2

I want to check if the file exist on server on multithread environment and if exists return that file content diractly or download from my s3 service server.

My code like this:

final Object lock = new Object();
File file = new File("/file/path");
if (file.exists()) {
    return FileUtils.readFileToByteArray(file);
} else {
    byte[] bytes = this.downloadFileFromRemoteServer();
    if (!file.exists()) {
        synchronized (lock) {
            if(!file.exists()) {
                FileUtils.writeByteArrayToFile(tempFile, bytes);
            }
        }
    }
    tempFile.renameTo(file);
    return bytes;
}

The above code similar java double checked locking, is method file.exists() behavior like volatile keyword? And pseudo code correctly?

  • since your code won't start up the else block unless the file doesn't exist, it seems you have two nonsense (!file.exists()) checks. – Stultuske Jan 12 '18 at 10:21
  • @Stultuske This is a concurrent environment, other processes may be writing to the file. – dasblinkenlight Jan 12 '18 at 10:22
2

File.exists() checks the file existence with the file-system, and so it should behave like a volatile, so you are covered there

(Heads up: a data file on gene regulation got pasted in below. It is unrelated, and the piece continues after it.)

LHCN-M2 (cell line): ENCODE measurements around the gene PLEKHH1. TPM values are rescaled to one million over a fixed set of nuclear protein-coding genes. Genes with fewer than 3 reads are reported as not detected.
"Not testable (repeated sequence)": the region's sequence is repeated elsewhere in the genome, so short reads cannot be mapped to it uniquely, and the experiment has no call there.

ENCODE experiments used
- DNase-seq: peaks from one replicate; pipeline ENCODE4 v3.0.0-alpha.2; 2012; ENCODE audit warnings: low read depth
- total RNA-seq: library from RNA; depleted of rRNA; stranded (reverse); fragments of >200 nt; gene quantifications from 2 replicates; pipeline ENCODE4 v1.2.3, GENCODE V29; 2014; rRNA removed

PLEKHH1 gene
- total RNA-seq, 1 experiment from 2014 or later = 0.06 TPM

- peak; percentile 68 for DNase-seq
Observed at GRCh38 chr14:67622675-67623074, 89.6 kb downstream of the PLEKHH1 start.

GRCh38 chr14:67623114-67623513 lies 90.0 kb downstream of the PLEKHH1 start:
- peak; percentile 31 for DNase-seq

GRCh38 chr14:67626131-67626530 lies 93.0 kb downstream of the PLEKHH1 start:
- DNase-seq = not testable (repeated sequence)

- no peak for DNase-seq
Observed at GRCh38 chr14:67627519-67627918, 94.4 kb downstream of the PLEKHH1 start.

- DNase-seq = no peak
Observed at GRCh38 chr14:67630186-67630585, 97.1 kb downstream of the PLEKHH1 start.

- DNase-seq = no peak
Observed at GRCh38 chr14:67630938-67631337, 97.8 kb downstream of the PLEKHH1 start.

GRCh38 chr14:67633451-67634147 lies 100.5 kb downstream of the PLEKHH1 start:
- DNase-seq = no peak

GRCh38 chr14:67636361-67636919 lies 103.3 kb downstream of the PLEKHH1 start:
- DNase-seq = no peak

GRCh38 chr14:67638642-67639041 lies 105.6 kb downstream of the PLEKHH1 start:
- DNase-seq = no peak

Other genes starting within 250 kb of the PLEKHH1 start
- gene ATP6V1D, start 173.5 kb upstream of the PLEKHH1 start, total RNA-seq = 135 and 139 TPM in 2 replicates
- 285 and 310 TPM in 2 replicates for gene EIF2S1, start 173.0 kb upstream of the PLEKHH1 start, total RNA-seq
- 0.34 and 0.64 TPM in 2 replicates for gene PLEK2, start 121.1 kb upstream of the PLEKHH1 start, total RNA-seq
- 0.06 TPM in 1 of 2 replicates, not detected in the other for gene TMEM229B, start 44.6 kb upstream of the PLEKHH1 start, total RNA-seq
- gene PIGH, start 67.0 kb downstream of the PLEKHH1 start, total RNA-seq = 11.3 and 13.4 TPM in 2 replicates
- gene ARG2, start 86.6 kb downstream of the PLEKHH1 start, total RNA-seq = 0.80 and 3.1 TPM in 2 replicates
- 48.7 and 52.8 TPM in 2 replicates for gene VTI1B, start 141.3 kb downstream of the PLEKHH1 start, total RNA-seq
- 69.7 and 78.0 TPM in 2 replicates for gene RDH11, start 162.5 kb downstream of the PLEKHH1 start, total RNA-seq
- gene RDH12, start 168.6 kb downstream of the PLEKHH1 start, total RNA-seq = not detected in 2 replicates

Some issues though -

1) As soon as a thread sees that the file doesn't exist, it starts downloading the file, which is time consuming, so its likely that other threads will also come and start downloading the same file. So the download part should be moved inside the lock

2) You're renaming the temp file outside the lock. A thread may get to that point without creating/writing-to a temp file. Should move the rename inside the lock as-well

Since IO has much more overhead than locking, I think the above 2 steps would be beneficial

  • I still can not understand File.exsits() method behave like a volatile.Can you tell me more? – Ryanqy Jan 12 '18 at 17:00
  • 1
    Declaring a variable as volatile guarantees that it's latest value is always visible to all threads. But you only need to do this for shared data living in (and managed by) the JVM. When you change the state of things that are outside the JVM (e.g. inserting a row in a DB or creating a file on the disk), then that state would be visible to any thread who goes and looks at it (assuming that the thread is checking that state itself directly. Not via a shared variable that was set by some other thread) – Ashutosh A Jan 12 '18 at 17:26
0

You are overly cautious: since you are writing to a temp file, there is no risk of overwriting an existing file, which carries a possibility of reading a half-written file: your reads are going to be consistent.

The only issue that your code is protecting against is writing the same downloaded content into multiple temporary files, which is not much of a performance problem in comparison to multiple downloads, which would happen anyway.

I would simplify your code as follows:

File file = new File("/file/path");
if (!file.exists()) {
    byte[] bytes = this.downloadFileFromRemoteServer();
    File tempFile = File.createTempFile(...);
    FileUtils.writeByteArrayToFile(tempFile, bytes);
    tempFile.renameTo(file);
}
return FileUtils.readFileToByteArray(file);

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